Thursday, July 28, 2016
Cartoonist Richard Thompson died yesterday from Parkinson's disease at age 58. Michael Cavna wrote a good obit in the Washington Post, for which Richard did a lot of work. Richard was also the genius behind the comic strip Cul de Sac, which, when it retired in 2012 because Parkinson's had made it too difficult for Richard to draw, I called the best comic strip of the 21st Century. So far, it still is.
Unlike most people, I don't throw around the word "genius" lightly. To me it means something beyond "extremely smart and talented." More like "sprung full-blown from the brow of Zeus," doing things I don't even understand how any human could do. Richard did that.
The past couple of weeks I've been writing the Comic Strip of the Day blog while its founder, Mike Peterson, recovered from surgery. Mike came back yesterday, and for my final two posts on Monday and Tuesday I republished the testimonial I posted here when Cul de Sac closed up shop. I won't re-repost it again, but here's Part 1 and Part 2. Richard died on Wednesday.
The timing was coincidental but providential. I'd heard from people close to Richard that he was in very bad shape but didn't know he was near death. I reposted that piece partly because I wanted people to think good thoughts about him, and hoped he might see it and it would make him happy. Monday's Part 1 post got a Facebook "Like" in his name. He obviously didn't push the button but someone near him did, so I'm grateful for that.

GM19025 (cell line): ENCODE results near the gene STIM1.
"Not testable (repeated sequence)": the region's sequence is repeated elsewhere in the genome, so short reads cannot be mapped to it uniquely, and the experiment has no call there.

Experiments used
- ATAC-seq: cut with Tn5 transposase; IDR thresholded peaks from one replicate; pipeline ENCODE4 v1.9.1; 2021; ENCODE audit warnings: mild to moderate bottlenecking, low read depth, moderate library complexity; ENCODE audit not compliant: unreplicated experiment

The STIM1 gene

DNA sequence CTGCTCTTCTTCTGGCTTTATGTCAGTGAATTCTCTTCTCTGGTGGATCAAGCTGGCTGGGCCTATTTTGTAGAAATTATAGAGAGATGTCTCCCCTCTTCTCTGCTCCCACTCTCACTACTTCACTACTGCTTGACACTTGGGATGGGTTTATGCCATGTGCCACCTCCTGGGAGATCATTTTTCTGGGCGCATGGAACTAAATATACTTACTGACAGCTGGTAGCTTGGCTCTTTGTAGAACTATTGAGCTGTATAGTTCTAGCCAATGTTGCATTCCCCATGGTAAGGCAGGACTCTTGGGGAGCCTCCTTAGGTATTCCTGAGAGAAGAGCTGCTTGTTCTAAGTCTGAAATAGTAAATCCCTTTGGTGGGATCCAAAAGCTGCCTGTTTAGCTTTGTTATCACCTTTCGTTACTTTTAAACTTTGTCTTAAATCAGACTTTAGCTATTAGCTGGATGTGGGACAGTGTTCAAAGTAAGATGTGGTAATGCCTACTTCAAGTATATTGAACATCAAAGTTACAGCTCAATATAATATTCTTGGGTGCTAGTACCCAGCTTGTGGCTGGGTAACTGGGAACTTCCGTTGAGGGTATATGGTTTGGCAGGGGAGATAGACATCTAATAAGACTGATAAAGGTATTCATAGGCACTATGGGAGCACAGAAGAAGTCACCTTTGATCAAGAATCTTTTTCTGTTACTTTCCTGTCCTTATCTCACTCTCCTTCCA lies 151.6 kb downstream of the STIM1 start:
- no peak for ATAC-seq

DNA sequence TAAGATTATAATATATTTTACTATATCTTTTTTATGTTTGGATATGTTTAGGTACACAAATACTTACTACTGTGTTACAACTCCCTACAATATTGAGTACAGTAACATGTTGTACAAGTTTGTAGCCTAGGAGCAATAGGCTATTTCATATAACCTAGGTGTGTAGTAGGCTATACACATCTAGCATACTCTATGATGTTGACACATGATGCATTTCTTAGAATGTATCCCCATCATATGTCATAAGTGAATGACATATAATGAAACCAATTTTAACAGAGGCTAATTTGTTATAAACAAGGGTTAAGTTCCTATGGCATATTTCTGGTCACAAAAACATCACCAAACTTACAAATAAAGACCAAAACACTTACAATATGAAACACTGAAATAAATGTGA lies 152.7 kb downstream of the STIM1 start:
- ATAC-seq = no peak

I never met Richard but we exchanged some messages over the years. He was the same with me as he was with everyone: kind, funny, generous with his time and praise. I live 3000 miles away but always hoped I'd have a chance to take him up on the cup of coffee he promised, and I don't even drink coffee. I'm pretty heartsick and gutted by his loss.
Check them out.
I recommend two good books: The Complete Cul de Sac, which collects all of the strips in Cul de Sac's five-year run, and the Art of Richard Thompson, which, if you're an artist, will either inspire you to work harder or give up.
In addition, Picture This Press will soon release two books as part of its Richard Thompson Library: The Incompleat Art of Why Things Are, collecting Richard's illustrations for Joel Achenbach's column in the Washington Post, and Compleating Cul de Sac.
If you're curious what a genius looks like, watch this video. I'll miss having him in the world.